Nasdaq Ends Holiday Trading Session at 16-Month High
(CNSNews.com) - Despite light trading due to the Columbus Day holiday, all three major markets gained ground on Monday, with the Nasdaq Composite index reaching its highest level in the past 16 months.
The tech-oriented Nasdaq rose 18.22 points to reach 1,933.53, that market's highest close since March 31, 2002, when the index stood at 1,929.49. Also rising in the first trading session of the new week was the Dow Jones industrial average, which picked up 89.70 points to 9,764.38, and the Standard & Poor's 500 index, which climbed 7.28 points to 1,045.34.
Good news came early when Motorola reported quarterly earnings double what analysts had expected. The second-largest mobile-phone maker also forecast strong sales in its current fourth quarter.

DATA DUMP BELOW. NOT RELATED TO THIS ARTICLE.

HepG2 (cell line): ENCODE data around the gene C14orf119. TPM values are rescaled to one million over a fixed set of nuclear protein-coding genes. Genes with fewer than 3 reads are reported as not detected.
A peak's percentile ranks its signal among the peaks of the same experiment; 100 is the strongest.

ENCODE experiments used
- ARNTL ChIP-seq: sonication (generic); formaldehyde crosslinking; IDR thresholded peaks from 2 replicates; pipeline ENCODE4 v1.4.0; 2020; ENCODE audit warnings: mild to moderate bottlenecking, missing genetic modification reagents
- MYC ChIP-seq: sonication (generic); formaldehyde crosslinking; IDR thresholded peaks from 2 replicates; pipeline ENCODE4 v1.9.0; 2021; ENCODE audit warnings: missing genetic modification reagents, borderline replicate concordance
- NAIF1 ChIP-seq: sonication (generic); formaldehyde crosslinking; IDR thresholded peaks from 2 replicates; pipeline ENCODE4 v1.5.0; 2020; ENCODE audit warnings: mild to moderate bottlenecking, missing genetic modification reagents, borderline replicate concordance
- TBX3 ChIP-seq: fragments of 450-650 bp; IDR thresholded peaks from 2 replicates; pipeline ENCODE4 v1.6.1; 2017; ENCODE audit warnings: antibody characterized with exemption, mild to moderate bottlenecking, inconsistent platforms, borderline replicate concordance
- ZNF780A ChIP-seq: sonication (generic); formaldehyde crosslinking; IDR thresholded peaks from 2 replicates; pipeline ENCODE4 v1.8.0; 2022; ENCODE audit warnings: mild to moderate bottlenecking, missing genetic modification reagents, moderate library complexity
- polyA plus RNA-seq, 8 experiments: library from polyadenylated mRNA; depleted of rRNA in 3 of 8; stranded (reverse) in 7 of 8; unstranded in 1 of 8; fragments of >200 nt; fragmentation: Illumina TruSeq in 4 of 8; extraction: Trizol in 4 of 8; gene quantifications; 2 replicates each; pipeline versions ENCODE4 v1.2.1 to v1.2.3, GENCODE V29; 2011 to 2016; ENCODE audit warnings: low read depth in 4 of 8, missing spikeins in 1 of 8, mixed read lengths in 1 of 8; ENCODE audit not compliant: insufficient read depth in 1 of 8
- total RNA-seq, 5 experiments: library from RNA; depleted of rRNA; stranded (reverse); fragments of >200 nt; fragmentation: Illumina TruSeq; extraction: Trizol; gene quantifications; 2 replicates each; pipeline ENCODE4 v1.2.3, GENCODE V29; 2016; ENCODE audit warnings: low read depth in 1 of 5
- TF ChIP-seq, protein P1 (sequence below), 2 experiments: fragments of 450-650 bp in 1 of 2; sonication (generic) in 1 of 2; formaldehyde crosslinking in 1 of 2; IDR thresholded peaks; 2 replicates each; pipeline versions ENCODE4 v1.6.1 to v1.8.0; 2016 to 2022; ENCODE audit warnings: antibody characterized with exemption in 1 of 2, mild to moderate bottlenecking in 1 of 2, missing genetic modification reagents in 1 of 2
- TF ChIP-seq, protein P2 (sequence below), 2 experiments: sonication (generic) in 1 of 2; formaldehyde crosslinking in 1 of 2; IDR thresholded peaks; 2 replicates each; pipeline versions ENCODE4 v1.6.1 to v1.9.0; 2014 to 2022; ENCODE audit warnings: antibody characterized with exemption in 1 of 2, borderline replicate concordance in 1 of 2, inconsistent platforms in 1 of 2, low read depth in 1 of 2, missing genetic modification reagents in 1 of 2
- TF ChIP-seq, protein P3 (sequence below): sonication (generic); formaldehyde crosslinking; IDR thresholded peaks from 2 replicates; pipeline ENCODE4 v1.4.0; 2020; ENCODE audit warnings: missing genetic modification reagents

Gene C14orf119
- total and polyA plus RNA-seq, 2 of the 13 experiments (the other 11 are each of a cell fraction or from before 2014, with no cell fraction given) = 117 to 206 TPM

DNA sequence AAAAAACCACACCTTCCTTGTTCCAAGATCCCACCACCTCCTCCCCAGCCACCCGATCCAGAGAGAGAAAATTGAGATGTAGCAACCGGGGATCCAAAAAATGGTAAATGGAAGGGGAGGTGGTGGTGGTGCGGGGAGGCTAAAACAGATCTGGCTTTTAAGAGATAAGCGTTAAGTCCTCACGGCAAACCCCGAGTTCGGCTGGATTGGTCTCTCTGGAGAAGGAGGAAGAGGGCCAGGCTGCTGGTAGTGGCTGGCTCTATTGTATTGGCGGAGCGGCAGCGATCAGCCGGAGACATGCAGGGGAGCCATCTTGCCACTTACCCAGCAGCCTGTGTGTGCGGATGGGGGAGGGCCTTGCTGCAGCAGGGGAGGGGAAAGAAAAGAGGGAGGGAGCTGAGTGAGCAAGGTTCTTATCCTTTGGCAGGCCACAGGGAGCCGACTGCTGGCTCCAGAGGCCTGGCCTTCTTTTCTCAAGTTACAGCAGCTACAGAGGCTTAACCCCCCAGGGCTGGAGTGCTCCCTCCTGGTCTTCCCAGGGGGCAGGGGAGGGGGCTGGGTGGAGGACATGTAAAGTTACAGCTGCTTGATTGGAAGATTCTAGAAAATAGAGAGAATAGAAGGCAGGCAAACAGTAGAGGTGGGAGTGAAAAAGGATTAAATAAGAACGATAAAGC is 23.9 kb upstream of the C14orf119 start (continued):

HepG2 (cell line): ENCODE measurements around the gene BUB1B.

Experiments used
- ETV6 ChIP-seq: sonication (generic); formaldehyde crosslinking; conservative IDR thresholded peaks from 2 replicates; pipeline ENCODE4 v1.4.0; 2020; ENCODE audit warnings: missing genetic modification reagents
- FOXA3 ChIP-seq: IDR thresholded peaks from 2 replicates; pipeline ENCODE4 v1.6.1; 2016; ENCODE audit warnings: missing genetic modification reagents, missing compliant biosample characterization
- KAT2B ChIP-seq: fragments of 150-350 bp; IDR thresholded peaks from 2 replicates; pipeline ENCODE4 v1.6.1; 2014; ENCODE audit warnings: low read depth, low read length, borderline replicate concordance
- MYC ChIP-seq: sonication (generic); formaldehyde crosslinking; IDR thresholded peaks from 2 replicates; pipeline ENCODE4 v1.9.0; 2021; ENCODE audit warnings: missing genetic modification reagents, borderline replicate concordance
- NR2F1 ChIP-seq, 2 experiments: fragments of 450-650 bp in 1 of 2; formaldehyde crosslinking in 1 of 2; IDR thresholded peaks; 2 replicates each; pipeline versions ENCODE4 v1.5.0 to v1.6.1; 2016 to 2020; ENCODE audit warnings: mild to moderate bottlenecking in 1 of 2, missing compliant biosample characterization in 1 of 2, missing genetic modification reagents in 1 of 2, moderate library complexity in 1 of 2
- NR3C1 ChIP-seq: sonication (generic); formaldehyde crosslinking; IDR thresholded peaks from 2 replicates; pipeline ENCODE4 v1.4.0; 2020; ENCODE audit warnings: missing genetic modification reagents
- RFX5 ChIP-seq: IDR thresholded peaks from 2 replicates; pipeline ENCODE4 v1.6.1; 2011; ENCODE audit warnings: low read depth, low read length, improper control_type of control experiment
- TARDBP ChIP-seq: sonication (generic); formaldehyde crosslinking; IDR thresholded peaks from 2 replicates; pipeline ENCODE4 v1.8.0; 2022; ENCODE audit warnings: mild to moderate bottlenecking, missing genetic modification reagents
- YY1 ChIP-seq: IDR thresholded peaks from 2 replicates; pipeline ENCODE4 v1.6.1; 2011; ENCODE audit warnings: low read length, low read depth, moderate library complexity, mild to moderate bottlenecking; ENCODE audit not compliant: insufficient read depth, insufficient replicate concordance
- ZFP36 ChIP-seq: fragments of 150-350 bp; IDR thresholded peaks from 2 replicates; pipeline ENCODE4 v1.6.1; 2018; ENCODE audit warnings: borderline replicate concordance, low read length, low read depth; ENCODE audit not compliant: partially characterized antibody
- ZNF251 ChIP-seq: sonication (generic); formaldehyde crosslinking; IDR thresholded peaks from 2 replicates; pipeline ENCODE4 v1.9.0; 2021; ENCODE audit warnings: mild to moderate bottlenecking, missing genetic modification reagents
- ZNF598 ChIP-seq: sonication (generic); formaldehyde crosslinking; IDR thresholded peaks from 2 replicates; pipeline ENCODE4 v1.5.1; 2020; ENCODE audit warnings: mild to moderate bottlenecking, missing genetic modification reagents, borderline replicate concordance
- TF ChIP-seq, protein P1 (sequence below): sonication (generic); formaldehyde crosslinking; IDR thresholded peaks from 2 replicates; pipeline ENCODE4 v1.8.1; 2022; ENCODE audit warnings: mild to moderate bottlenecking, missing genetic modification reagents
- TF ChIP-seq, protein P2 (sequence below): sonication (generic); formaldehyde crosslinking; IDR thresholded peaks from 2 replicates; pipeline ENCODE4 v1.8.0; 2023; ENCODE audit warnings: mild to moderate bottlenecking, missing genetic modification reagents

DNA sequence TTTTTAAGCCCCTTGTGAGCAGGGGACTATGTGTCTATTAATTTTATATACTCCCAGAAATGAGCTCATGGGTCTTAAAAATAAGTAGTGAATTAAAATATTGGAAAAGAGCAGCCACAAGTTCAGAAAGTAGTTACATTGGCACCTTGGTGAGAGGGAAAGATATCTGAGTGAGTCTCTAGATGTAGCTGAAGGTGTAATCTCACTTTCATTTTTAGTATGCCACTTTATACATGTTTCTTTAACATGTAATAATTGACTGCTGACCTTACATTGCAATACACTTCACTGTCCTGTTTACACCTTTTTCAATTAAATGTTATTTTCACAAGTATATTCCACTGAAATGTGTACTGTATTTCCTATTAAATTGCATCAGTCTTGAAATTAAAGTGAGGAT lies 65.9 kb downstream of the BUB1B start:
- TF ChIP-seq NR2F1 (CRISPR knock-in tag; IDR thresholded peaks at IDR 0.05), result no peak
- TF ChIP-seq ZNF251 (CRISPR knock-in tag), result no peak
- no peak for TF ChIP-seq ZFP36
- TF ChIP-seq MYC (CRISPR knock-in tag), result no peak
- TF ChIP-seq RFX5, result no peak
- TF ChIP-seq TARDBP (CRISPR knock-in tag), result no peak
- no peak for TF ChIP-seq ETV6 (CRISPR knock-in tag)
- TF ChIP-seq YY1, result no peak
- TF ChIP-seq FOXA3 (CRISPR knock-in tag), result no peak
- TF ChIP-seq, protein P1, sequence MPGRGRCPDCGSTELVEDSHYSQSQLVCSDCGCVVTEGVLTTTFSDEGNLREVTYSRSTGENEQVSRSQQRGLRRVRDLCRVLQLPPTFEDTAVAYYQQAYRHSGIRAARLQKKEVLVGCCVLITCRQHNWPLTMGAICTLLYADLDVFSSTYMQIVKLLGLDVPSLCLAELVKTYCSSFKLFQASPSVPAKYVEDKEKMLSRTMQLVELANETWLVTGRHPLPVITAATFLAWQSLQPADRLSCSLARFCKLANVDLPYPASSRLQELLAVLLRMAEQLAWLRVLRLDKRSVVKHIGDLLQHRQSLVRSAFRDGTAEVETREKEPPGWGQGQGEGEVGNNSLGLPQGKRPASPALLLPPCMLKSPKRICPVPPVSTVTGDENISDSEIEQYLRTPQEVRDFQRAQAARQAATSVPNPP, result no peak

"People are feeling pretty good about the Motorola earnings," Mark Donahoe, managing director at US Bancorp Piper Jaffray in Minneapolis, told CNN. "There also was an upgrade of the software sector by Lehman Brothers, which helped things...But it's hard to draw real trends today because of the low volume."
With the U.S. Treasury bond market closed for Columbus Day and Japan's markets shut down for that country's Health and Sports Day holiday, investors focused on hopes that Motorola's strong earnings would be repeated in other third-quarter reports due throughout the week.
Big-name companies reporting results in the next few days will include Intel, IBM, Johnson & Johnson, General Motors, Altria Group, Coca Cola and Caterpillar.
Also this week, key economic data to be released will include September U.S. retail sales, jobless claims for the week ended Oct. 11, the U.S. Consumer Price Index for September and a report from the Philadelphia Federal Reserve Bank on October manufacturing conditions.
Finally, the good news wasn't restricted to U.S. stocks. European markets were also up in Monday trading, with Germany's DAX index gaining 2.1 percent, France's CAC-40 advancing 1.6 percent and Britain's FTSE 100 rising 1.2 percent.
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